Mental status

The orientation (state date), language and recent memory (question about the recent event), assessing the fluency of speech and any obvious receptive or expressive aphasia and attention (serial seven subtraction from 100), and administering the Montréal Cognitive Assessment by telephone are easily feasible.

Cranial nerves

Facial strength (lifting eyebrows, squeeze eyes shut, showing teeth and pursing lips and observing for asymmetry), speech with comments on dysarthria or dysphonia, neck flexion (turning head to the right and left, and then shrugging the shoulders), tongue (observing the tongue at rest for bulk and fasciculations, and then sticking the tongue out and moving from side to side), people examination for symmetry and light reaction by having the patient cover and uncover each eye independently, eye movement examination by looking at the nine cardinal positions of gaze and examination of saccades by alternately gazing between the upper right and left corner of the screen of smart phone, and then just above and below the screen.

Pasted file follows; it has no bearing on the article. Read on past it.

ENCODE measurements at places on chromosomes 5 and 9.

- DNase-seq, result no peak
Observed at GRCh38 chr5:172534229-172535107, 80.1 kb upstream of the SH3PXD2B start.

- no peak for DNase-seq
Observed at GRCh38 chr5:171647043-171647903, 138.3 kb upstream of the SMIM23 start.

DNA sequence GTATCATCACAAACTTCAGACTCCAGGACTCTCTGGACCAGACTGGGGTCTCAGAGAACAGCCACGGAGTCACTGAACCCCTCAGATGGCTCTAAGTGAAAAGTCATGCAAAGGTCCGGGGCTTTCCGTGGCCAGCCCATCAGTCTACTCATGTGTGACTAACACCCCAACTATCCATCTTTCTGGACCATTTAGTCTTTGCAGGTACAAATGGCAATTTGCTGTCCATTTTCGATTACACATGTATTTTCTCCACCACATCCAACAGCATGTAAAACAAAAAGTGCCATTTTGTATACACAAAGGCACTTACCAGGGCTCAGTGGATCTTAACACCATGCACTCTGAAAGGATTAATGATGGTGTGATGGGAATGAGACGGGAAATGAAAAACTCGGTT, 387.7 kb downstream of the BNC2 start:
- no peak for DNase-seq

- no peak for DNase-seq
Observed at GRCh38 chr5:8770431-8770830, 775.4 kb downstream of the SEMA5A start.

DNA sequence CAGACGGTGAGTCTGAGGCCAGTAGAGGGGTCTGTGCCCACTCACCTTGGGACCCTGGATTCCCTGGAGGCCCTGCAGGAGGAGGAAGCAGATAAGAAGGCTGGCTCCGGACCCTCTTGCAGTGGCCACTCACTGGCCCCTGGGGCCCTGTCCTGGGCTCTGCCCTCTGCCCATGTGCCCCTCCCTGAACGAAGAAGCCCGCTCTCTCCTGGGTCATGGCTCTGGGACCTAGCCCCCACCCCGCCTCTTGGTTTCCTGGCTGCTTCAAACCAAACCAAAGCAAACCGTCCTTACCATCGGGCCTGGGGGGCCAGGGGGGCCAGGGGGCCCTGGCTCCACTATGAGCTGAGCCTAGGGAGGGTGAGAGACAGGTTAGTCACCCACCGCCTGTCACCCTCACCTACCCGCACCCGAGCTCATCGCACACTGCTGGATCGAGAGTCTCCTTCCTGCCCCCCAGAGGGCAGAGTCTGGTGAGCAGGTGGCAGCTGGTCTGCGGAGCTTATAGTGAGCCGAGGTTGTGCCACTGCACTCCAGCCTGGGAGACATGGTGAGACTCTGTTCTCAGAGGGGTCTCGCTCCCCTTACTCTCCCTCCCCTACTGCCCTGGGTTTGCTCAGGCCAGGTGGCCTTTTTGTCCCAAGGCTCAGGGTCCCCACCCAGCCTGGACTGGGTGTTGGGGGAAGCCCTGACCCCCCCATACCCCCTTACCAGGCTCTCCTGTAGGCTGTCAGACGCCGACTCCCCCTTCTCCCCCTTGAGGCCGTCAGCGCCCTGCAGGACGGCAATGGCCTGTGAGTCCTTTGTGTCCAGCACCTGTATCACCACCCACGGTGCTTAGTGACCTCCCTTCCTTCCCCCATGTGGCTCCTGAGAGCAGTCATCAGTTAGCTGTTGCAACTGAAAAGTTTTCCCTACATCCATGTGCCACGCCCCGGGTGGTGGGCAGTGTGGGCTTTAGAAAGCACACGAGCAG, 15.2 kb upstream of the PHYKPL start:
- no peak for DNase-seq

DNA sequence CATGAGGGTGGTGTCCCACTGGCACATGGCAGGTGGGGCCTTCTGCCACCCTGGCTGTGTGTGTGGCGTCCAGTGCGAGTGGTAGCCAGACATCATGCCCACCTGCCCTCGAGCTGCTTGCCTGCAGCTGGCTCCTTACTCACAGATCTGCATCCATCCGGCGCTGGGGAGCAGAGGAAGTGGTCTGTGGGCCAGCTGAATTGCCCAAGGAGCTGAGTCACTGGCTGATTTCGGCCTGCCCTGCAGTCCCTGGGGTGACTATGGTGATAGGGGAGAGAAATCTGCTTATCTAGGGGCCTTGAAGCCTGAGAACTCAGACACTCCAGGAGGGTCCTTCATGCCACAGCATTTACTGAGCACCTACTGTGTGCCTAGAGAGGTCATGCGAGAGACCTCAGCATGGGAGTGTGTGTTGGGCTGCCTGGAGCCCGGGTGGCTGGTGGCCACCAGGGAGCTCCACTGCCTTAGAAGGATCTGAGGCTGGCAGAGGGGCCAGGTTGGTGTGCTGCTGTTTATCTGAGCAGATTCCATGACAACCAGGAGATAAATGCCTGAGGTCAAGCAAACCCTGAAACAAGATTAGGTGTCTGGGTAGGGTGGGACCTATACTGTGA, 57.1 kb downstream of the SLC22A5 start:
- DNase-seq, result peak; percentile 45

Motor examination